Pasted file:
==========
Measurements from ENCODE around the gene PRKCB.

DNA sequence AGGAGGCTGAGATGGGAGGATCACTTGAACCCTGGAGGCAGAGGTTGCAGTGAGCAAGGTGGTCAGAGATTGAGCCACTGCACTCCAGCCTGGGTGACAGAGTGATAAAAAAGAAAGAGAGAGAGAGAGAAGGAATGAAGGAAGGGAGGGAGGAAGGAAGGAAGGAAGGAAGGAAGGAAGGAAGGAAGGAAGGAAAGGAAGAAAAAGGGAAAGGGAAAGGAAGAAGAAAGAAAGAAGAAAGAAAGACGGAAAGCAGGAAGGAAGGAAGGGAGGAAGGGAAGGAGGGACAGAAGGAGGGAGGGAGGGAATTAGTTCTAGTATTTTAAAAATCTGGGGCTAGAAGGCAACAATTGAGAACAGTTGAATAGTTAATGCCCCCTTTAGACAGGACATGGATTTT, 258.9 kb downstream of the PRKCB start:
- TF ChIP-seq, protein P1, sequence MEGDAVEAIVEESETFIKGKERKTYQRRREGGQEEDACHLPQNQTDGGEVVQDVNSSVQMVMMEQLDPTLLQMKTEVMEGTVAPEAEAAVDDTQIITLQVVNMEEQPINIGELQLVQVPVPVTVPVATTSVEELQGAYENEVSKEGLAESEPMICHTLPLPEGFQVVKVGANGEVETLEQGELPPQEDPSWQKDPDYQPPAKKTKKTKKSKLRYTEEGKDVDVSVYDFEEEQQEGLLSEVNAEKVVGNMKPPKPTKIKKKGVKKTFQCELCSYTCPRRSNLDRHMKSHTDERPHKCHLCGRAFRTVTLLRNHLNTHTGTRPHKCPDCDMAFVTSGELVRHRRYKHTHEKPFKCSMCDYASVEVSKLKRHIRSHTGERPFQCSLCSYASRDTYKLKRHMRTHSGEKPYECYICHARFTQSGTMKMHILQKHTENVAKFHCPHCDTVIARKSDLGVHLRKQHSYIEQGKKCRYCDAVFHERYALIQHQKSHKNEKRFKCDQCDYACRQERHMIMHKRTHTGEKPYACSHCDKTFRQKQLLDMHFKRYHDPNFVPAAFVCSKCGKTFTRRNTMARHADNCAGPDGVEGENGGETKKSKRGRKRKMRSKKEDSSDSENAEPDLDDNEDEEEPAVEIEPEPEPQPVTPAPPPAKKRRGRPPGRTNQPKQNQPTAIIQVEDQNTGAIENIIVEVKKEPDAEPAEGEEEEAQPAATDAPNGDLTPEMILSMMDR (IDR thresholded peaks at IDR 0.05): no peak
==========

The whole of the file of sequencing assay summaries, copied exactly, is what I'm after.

Measurements from ENCODE around the gene PRKCB.

DNA sequence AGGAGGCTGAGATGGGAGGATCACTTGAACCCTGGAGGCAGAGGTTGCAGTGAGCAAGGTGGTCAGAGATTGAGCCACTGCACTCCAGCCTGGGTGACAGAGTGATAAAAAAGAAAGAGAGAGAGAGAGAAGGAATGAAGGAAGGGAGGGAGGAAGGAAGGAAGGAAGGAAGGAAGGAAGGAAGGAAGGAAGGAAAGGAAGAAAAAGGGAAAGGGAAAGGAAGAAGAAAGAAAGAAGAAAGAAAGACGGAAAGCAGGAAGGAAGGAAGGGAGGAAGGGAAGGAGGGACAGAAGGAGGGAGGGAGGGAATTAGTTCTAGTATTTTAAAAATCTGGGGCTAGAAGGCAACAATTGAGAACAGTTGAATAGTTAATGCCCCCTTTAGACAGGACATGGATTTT, 258.9 kb downstream of the PRKCB start:
- TF ChIP-seq, protein P1, sequence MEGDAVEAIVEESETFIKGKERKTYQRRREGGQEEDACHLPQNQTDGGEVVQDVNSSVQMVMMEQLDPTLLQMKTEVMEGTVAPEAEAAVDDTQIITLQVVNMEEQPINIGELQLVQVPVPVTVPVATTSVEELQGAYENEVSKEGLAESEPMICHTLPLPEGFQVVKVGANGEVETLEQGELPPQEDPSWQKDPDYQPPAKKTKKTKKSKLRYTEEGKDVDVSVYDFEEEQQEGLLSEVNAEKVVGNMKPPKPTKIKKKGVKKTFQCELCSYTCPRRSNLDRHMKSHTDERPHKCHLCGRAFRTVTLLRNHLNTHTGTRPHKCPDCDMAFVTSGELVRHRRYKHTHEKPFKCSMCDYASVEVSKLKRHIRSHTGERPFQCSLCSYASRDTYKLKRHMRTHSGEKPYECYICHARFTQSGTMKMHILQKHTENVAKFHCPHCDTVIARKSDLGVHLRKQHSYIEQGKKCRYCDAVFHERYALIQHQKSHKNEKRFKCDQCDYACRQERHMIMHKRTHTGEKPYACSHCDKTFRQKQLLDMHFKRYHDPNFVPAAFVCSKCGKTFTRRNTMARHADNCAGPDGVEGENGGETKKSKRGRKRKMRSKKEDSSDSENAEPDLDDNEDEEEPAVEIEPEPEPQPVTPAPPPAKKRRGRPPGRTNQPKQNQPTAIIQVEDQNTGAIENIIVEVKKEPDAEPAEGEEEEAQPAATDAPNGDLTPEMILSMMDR (IDR thresholded peaks at IDR 0.05): no peak